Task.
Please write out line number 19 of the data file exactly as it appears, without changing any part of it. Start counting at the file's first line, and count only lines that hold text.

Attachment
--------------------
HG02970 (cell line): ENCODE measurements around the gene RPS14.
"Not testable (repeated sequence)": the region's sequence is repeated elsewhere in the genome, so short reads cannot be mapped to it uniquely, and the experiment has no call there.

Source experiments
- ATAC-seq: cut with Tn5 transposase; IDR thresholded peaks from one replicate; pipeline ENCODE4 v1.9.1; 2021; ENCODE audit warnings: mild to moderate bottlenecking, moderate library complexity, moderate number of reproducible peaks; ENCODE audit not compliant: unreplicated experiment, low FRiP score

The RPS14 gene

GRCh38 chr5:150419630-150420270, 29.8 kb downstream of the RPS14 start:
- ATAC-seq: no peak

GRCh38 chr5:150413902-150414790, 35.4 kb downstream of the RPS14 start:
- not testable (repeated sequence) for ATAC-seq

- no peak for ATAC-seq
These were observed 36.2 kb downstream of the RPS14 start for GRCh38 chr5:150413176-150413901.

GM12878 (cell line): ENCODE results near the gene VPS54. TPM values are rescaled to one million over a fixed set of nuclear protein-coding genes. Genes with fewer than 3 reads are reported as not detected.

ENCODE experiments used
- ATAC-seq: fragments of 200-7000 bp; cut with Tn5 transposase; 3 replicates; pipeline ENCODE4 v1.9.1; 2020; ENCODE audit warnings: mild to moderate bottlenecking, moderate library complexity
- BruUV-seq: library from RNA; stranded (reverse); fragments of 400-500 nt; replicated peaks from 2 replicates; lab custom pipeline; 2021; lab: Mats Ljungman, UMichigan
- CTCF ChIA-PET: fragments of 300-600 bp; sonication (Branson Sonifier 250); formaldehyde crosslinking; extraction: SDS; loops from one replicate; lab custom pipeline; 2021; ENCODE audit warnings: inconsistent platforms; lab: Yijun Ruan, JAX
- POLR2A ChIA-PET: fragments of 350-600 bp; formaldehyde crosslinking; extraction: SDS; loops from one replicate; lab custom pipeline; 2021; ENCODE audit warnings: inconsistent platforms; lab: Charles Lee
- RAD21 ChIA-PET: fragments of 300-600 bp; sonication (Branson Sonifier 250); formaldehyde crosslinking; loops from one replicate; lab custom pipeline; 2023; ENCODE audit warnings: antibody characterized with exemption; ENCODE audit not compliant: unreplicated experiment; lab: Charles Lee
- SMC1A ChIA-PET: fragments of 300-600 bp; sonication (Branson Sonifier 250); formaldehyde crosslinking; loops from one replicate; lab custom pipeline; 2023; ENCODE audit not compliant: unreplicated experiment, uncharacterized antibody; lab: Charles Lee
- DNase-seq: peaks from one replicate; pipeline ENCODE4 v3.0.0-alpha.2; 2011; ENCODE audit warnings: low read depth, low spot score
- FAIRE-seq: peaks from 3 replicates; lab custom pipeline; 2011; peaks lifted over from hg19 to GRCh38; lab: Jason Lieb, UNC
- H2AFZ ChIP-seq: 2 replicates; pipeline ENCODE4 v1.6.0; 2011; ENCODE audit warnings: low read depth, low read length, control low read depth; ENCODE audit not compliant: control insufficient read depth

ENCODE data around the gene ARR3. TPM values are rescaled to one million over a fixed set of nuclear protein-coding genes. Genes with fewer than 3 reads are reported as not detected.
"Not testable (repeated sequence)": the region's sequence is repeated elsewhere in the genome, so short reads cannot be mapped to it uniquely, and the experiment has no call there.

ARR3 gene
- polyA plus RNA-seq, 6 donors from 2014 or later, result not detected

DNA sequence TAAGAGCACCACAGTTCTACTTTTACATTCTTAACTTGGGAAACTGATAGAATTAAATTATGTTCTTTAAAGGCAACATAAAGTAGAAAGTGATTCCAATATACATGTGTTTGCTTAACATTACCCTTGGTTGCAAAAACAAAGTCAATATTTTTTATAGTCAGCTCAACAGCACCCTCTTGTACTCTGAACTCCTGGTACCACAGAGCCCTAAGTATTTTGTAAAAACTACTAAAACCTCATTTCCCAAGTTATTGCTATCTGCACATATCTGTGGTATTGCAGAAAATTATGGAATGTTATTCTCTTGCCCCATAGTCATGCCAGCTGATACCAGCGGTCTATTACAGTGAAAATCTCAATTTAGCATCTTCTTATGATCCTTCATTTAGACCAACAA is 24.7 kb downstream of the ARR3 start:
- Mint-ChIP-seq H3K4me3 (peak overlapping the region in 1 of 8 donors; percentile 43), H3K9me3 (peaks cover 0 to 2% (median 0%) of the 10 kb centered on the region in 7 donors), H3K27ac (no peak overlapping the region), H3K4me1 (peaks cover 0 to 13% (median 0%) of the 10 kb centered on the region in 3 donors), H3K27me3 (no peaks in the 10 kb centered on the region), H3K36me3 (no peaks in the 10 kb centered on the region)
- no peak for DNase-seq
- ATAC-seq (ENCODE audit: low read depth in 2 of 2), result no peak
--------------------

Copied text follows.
- SMC1A ChIA-PET: fragments of 300-600 bp; sonication (Branson Sonifier 250); formaldehyde crosslinking; loops from one replicate; lab custom pipeline; 2023; ENCODE audit not compliant: unreplicated experiment, uncharacterized antibody; lab: Charles Lee